That's one way to look at it. Another way is to pay attention to the Astros, who profit from the false narrative that low spending equals intelligence and big spending equals wastefulness. Despite sitting in the nation's fourth-biggest city and 10th-largest TV market, they have the second-lowest payroll in baseball. Supposedly, the Astros have a plan, but baseball history is littered with dim-witted small-market teams whose plans never paid off. There is no sense in this either.
"Our payroll should always be near the top," Colletti says. "Look at it this way: Shouldn't we be near Philly and Boston? We're an iconic name."
Likewise, the Yankees shouldn't operate as if they were the Pirates. Imagine the Steinbrenner family, or the Dodgers' owners, pocketing revenues instead of spending them on players. That doesn't sound like serving the fan base. There isn't much point in having financial muscle if you're not going to use it.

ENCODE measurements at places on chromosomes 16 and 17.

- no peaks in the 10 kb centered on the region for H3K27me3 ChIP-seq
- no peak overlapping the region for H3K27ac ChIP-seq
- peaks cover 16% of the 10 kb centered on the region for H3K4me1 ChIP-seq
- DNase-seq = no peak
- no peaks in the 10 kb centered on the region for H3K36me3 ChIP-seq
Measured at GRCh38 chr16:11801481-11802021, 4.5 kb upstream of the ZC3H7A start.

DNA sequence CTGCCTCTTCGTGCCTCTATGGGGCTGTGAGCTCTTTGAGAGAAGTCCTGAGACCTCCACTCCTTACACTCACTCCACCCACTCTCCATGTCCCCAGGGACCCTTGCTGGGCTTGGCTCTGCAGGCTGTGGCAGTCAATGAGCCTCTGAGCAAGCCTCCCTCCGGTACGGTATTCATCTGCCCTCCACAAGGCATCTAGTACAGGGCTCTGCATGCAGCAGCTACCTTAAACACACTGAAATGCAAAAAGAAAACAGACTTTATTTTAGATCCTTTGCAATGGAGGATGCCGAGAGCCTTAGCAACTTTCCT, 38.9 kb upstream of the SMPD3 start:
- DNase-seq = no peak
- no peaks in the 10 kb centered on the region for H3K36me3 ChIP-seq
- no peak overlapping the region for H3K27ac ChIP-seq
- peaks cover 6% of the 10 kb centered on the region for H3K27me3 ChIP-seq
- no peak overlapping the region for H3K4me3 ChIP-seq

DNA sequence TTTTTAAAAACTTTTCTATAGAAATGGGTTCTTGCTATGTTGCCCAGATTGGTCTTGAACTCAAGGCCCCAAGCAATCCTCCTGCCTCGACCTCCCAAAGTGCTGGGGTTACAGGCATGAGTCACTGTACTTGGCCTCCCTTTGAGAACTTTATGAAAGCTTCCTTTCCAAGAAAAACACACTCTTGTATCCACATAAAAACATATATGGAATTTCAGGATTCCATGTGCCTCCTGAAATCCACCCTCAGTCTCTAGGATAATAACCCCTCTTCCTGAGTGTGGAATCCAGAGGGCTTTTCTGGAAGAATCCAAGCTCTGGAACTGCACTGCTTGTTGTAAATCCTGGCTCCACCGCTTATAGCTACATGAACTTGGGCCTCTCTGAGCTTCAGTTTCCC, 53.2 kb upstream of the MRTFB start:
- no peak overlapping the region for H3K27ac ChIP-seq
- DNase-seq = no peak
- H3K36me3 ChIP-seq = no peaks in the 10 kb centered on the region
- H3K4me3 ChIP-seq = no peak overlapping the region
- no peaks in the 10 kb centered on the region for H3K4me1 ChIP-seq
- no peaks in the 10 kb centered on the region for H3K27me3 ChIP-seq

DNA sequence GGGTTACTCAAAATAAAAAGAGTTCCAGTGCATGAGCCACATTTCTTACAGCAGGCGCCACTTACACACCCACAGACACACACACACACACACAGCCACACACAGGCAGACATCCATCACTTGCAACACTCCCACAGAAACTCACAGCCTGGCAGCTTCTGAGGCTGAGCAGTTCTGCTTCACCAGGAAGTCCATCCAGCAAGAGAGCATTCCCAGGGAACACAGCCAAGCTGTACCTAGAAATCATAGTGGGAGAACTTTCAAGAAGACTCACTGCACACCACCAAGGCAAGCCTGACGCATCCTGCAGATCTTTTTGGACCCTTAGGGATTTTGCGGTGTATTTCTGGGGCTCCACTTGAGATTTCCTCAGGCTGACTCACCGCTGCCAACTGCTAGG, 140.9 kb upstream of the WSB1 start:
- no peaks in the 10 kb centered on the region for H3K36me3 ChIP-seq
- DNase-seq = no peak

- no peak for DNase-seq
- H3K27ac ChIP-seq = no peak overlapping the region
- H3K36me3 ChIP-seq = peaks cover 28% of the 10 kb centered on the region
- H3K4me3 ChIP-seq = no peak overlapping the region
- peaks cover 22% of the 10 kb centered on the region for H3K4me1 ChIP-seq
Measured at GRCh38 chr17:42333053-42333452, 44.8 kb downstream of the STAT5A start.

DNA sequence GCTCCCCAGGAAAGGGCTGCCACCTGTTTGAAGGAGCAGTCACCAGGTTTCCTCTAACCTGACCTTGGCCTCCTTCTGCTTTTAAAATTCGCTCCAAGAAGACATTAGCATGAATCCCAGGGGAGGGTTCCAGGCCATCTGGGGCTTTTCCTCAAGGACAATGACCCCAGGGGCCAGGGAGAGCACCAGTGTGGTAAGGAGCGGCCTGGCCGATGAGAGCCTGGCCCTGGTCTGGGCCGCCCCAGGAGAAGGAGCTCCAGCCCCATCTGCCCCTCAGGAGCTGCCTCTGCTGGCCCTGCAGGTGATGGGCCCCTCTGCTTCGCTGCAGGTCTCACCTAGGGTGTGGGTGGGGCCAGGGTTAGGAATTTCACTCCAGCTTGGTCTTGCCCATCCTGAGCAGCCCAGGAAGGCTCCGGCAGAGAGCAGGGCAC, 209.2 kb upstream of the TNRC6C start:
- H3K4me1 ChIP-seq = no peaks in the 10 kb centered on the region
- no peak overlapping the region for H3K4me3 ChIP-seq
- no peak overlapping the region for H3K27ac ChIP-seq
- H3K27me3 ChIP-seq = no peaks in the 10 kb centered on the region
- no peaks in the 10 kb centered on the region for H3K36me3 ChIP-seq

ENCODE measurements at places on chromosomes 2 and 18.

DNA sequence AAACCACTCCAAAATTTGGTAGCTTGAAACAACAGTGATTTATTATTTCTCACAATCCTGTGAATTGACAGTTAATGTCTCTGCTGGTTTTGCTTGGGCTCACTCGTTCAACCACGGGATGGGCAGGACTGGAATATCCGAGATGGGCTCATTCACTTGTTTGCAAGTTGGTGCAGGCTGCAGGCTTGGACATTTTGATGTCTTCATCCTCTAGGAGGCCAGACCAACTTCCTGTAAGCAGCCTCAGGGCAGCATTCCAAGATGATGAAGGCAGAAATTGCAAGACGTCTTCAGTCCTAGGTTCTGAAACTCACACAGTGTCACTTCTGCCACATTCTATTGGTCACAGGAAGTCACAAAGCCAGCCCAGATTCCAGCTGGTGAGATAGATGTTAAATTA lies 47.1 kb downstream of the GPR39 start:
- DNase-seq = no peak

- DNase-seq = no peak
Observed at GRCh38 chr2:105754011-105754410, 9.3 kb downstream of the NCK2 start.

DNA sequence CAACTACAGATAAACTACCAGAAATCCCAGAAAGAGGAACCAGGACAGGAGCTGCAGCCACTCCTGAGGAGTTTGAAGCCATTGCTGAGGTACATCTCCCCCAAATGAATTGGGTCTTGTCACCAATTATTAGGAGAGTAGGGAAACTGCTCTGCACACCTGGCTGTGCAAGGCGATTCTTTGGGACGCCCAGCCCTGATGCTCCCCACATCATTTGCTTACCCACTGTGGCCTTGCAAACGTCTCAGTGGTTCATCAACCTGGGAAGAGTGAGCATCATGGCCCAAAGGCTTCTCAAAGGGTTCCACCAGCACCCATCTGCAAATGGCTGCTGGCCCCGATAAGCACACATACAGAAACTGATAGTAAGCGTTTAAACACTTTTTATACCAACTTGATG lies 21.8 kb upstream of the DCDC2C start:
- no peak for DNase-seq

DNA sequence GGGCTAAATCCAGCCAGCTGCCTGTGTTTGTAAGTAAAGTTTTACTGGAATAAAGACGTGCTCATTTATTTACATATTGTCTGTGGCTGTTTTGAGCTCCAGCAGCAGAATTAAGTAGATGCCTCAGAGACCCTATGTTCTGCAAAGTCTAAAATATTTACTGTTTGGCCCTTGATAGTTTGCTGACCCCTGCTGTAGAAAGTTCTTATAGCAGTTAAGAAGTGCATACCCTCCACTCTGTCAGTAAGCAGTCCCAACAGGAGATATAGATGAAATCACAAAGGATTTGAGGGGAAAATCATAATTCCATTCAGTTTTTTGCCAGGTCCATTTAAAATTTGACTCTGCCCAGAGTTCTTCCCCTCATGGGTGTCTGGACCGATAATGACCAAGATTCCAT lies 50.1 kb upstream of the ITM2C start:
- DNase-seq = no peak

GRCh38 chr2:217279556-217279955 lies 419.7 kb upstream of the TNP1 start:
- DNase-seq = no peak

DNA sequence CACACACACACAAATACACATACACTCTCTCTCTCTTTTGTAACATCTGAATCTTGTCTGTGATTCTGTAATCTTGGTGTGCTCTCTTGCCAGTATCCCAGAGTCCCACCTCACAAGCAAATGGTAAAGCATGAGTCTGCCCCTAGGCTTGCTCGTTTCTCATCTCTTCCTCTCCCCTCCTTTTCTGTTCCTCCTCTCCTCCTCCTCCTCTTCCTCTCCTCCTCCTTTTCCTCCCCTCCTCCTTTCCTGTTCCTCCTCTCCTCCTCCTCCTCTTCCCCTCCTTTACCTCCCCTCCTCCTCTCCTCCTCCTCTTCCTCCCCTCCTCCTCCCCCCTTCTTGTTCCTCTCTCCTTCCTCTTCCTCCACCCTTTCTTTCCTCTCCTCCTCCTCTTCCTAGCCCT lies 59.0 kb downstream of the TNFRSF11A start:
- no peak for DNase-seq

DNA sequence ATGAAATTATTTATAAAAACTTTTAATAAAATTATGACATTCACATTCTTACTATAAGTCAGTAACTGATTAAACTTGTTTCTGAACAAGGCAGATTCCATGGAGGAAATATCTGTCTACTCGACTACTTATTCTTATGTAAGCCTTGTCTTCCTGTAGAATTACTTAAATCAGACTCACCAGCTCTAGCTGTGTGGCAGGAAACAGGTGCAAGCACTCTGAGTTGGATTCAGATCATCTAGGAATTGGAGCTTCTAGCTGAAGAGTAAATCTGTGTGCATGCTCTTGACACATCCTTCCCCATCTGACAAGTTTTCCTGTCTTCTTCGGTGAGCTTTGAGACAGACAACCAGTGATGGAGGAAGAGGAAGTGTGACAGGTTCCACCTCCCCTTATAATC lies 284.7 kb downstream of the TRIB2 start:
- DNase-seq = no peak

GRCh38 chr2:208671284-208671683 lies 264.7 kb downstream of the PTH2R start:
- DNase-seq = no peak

"I always say that smart beats rich," Kasten says. "But it's better to be smart and rich. We're trying to incorporate the right elements beyond money. Look at Boston. The Yankees for about the last 15 years or so have done it being smart and rich. Smart is good, like Oakland, Tampa Bay. But smart and rich? Well, that's a tough combination to beat."